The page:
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MKA, MACsec Key Agreement Exchange, on the wire

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This document will contain a number of MACsec specific terms,  please see the History & Terminology document I wrote for a detailed understanding. I also encourage you to Click Helpful, if this is helpful or to comment if you have questions or concerns!

 

Summary

When establishing a MACsec session, MACsec Key Agreement (MKA) will exchange EAPoL-MKA frames between switches, the switches will process the frames but will not forward them. Those EAPoL frames contain the CKN of the sender, key server priority, and the MACsec capabilities. MKA occurs in the control plane of the device.  

 

 

Network Diagram

In this example we will be using two Cisco Catalyst 9200 switches, both run IOS XE 17.3(1). Both switches are configured for MKA Pre Shared Key, also known as Static CKN. MAC Addresses shown are the burned-in addresses on the Interface.

 

network-diagram.png

 

Frame Summary

Here is an overview of the frames in the exchange.

Frames 1, 2, 3, 4, 5 are all part of the MACsec Key Agreement Exchange (MKA).   Frames numbered 6, 8 are MACsec keepalives.

 

2.frame-summary.png

 

 

Key Server Election

Key servers are selected based on key server priority. The device with the lowest priority is the one that will become the key server.  If no value is configured IOS XE 17.3 on my Catalyst 9200 uses a priority of zero (0). In the event that both devices have the same priority the device with the lowest SCI will become the key server. The SCI is the MAC Address of the interface concatenated with the virtual port id.

 

 

Keys, Generation, and Usage

If you read my MACsec History and Terminology you see that MACsec uses a lot of keys, CAK, SAK, ICK, KEK etc…. Here I will try and explain how these are used.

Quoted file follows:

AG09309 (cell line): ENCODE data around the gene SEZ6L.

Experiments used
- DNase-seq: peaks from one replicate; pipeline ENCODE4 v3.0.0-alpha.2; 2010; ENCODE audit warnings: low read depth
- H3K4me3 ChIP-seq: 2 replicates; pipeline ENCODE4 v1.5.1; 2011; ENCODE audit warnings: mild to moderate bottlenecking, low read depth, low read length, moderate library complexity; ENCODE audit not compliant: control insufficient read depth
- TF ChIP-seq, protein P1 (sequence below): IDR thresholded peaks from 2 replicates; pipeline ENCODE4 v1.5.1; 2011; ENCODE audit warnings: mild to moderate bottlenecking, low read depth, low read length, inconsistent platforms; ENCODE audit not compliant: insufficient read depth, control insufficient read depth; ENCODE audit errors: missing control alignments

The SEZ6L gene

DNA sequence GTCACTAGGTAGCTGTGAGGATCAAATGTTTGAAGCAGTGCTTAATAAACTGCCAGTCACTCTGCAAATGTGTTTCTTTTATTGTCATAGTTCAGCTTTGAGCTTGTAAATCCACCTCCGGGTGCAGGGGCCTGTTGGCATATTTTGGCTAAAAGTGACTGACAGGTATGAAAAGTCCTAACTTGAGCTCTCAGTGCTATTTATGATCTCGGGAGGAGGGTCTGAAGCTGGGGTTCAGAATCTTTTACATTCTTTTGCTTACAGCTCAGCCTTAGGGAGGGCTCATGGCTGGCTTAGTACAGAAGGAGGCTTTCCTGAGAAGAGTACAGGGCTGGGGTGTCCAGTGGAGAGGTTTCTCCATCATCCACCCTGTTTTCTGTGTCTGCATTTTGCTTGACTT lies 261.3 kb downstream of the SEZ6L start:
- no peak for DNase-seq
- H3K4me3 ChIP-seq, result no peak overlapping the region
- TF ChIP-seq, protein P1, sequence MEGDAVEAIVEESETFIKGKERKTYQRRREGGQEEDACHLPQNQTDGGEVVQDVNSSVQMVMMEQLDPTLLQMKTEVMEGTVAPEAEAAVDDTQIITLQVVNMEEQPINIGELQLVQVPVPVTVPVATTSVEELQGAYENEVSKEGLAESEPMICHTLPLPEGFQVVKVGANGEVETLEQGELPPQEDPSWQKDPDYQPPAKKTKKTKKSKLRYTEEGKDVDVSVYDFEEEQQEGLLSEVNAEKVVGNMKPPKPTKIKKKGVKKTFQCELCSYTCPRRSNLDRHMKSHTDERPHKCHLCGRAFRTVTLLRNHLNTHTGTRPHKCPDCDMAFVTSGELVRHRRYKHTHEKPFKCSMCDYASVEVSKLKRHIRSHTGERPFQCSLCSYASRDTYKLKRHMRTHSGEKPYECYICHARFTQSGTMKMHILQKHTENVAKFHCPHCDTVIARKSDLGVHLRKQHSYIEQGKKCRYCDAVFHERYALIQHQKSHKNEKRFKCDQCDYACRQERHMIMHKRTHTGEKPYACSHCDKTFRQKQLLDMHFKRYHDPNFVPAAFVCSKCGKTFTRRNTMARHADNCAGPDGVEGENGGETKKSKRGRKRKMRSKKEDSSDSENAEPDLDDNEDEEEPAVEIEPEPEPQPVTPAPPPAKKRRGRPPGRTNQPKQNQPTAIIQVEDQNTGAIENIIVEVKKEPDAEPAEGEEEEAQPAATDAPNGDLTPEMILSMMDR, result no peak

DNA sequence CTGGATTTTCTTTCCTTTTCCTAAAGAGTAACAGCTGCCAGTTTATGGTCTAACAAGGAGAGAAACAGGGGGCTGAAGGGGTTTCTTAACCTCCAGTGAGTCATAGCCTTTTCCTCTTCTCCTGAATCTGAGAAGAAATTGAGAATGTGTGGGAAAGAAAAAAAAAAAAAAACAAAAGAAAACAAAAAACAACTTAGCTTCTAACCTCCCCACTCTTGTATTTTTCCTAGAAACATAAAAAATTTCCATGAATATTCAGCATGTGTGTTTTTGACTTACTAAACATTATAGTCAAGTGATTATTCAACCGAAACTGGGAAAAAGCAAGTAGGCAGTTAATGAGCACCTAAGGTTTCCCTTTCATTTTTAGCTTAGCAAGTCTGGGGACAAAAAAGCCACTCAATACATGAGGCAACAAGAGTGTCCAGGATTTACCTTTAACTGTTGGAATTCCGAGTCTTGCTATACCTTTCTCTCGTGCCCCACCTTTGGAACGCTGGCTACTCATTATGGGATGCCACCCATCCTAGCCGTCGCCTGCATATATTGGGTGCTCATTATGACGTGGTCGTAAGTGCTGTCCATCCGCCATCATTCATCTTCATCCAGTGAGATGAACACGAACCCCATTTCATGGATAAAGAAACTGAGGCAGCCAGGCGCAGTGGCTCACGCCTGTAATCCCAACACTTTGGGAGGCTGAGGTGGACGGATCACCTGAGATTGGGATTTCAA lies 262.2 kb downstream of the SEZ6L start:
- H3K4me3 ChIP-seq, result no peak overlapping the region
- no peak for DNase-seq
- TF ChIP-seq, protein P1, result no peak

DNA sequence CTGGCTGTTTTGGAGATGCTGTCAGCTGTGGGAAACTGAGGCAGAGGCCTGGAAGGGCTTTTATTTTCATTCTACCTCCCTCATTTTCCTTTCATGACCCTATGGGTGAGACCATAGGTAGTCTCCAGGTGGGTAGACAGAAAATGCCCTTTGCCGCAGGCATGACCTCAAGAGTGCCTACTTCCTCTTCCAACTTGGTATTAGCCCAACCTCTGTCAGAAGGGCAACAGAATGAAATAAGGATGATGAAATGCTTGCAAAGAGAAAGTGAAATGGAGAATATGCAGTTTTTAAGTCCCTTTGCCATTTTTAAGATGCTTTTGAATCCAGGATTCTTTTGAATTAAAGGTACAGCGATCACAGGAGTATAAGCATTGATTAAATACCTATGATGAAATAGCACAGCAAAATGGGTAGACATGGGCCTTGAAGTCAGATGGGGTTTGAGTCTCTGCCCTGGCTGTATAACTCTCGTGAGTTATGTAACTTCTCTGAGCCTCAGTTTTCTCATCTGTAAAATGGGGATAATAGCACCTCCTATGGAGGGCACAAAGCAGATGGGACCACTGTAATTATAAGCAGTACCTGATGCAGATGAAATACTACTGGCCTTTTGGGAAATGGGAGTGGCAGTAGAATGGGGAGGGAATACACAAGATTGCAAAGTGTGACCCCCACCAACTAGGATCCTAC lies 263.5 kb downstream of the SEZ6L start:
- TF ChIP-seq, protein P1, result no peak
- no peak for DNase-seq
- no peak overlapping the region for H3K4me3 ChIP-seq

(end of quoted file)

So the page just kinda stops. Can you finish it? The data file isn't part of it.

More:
First, the Connectivity Association Key (CAK) and the Secure Association Key (SAK) have no connection to each other.

 

sw-sw-psk2.png

 

 

Frame 1

Bot-Sw -> Well Known EAP MAC Address

 

The switchport is configured for MACsec and as such the first frame that is sent once the link is up is EAPoL. You will see in all the frames that the destination MAC address is the well-known EAP MAC Address 01:80:C2:00:00:03.  

 

The Key Agreement section includes Key Server Priority, Key Server status, Secure Channel Identifier (SCI), Member Identifier (MI), Member Number (MN) and the Connectivity Association Key Name (CKN). 

 

All MACsec \ MKA frames can include an Integrity Check Value Indicator (ICV). The ICV is validated with the Connectivity Association Key (CAK). ICV in MKPDU us optional.  ICV is required when traffic is encrypted.  

 

A few things to note, with every new EAPoL frame the Member Number is incremented by one, the SCI is just the source MAC address plus the Port Number. 

 

frame1.png

 

 

Frame 2

Top-Sw -> Well Known EAP MAC Address

 

Similar to Frame 1, this is the first frame this switch sends after it detects Link Up.  It contains the same attributes except these are specific to the local switch.

frame2.png

 

Frame 3

Bot-Sw -> Well Known EAP MAC Address

 

At this point both switches know each others Key Server Priority and since Bot-Sw has a lower priority it has become the Key Server. In this Frame we see that Bot-Sw still stating Key Server = True.  

 

We also see the Actor MN incrementing to 2.

 

frame3.png

 

 

 

Frame 4

Top-Sw -> Well Known EAP MAC Address

 

In this frame we see the Top-Sw acknowledging it has lost the Key Server election and therefore it is advertising Key Server = False.

 

Here we see this switch also increment the Actor MN to 2. With each new EAPoL message the switch will increment the MN by 1.

 

frame4.png

Frame 5

Bot-Sw -> Well Known EAP MAC Address

 

In this Frame the Key Server distributes the SAK to the Peer Member. The Key Server performs an AES Key Wrap function on the SAK before distributing it so that the encryption key is not sent in clear text.

 

After this frame the two switches are able to transmit data across a secure link.

 

frame5.png